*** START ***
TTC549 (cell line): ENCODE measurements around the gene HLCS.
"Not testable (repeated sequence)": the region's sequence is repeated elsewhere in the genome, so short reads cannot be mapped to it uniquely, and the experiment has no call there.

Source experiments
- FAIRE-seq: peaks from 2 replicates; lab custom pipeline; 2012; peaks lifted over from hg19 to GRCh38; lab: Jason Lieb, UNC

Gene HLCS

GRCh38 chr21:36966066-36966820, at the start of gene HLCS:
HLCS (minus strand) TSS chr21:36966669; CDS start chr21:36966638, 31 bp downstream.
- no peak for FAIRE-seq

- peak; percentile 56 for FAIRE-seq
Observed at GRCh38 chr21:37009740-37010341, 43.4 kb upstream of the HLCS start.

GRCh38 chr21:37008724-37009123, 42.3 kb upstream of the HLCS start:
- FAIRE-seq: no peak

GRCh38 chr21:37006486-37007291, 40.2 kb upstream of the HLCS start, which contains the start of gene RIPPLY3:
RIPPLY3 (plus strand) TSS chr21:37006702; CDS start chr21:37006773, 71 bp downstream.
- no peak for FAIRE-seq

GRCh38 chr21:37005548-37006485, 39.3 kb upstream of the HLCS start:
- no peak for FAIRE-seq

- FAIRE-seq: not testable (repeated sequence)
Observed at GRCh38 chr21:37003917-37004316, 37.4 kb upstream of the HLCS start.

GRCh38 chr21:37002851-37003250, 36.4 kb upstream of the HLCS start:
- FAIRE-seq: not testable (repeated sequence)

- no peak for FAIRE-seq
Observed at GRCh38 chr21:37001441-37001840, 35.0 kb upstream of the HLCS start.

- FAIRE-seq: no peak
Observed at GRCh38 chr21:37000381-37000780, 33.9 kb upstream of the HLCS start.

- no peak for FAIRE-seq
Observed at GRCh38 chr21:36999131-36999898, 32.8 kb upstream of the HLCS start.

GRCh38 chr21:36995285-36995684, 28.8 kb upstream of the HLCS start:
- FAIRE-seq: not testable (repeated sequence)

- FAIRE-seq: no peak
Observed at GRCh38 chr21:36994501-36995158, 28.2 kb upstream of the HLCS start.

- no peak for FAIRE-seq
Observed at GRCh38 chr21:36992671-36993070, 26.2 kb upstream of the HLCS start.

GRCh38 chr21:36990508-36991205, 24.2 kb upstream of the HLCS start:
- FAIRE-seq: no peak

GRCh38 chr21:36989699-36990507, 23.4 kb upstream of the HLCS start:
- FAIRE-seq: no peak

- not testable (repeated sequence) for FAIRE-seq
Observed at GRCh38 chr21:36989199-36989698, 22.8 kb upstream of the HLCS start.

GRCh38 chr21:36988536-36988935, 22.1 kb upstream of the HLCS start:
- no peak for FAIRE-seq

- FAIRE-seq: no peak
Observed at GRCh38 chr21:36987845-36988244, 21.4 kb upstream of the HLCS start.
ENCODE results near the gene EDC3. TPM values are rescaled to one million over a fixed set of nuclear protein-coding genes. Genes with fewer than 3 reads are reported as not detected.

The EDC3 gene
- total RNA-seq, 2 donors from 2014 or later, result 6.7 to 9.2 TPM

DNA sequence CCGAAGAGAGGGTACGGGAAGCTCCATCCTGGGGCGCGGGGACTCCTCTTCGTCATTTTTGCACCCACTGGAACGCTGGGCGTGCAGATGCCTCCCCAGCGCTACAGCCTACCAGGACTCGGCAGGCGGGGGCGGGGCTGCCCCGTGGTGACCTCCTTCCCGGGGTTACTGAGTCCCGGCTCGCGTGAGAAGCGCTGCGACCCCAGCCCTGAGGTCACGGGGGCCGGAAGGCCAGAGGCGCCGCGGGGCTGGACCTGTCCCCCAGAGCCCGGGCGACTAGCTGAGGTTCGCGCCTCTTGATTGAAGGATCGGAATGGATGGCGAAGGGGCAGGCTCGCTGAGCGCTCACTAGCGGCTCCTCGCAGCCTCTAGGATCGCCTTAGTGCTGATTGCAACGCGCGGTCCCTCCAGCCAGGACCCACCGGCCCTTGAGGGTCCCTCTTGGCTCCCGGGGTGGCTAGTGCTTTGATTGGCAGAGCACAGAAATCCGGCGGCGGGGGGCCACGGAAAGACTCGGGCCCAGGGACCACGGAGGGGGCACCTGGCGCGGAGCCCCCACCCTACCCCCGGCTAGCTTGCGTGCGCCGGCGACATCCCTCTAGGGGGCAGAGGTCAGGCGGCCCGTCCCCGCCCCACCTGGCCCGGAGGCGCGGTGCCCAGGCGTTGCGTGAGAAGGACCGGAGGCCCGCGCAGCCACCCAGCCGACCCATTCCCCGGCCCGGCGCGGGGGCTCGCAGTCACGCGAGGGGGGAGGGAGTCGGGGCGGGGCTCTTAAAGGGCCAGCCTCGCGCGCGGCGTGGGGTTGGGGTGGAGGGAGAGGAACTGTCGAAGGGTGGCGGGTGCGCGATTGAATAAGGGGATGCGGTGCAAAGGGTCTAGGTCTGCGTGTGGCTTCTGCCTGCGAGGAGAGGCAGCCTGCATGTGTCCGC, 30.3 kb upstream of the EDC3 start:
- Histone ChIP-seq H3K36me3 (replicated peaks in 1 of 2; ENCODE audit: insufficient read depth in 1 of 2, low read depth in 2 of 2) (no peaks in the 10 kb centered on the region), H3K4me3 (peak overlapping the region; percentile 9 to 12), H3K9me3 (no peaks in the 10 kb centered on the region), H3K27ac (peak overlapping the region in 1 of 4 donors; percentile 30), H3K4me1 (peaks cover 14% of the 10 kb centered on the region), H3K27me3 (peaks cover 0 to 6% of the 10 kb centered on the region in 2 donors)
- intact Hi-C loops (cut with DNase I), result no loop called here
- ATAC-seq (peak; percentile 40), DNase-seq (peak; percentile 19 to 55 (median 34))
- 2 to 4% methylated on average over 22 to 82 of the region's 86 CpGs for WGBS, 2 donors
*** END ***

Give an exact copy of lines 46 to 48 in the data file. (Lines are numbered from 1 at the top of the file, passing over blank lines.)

- total RNA-seq, 2 donors from 2014 or later, result 6.7 to 9.2 TPM

DNA sequence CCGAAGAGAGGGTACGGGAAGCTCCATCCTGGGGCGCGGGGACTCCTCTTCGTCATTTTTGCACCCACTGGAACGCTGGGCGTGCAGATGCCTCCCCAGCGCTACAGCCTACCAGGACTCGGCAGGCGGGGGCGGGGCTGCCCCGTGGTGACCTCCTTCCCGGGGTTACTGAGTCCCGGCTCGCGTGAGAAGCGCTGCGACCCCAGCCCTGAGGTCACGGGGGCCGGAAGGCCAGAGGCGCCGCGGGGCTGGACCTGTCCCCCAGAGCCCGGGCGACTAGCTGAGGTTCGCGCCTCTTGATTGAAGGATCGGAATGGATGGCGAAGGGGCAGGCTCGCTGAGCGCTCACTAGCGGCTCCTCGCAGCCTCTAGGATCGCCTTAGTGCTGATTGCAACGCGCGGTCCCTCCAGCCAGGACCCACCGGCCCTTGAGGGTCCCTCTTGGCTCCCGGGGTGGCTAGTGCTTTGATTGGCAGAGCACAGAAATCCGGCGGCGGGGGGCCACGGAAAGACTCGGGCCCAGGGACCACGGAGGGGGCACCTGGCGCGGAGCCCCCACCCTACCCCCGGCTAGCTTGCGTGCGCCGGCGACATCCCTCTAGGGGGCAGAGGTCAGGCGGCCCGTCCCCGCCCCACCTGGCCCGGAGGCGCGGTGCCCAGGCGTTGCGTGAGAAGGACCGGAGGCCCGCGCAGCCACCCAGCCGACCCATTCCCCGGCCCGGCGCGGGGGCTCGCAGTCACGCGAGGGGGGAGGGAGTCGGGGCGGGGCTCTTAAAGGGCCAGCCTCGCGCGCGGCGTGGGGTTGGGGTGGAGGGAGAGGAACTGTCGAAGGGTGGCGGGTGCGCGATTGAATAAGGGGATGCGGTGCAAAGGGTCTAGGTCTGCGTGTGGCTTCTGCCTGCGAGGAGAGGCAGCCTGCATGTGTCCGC, 30.3 kb upstream of the EDC3 start:
- Histone ChIP-seq H3K36me3 (replicated peaks in 1 of 2; ENCODE audit: insufficient read depth in 1 of 2, low read depth in 2 of 2) (no peaks in the 10 kb centered on the region), H3K4me3 (peak overlapping the region; percentile 9 to 12), H3K9me3 (no peaks in the 10 kb centered on the region), H3K27ac (peak overlapping the region in 1 of 4 donors; percentile 30), H3K4me1 (peaks cover 14% of the 10 kb centered on the region), H3K27me3 (peaks cover 0 to 6% of the 10 kb centered on the region in 2 donors)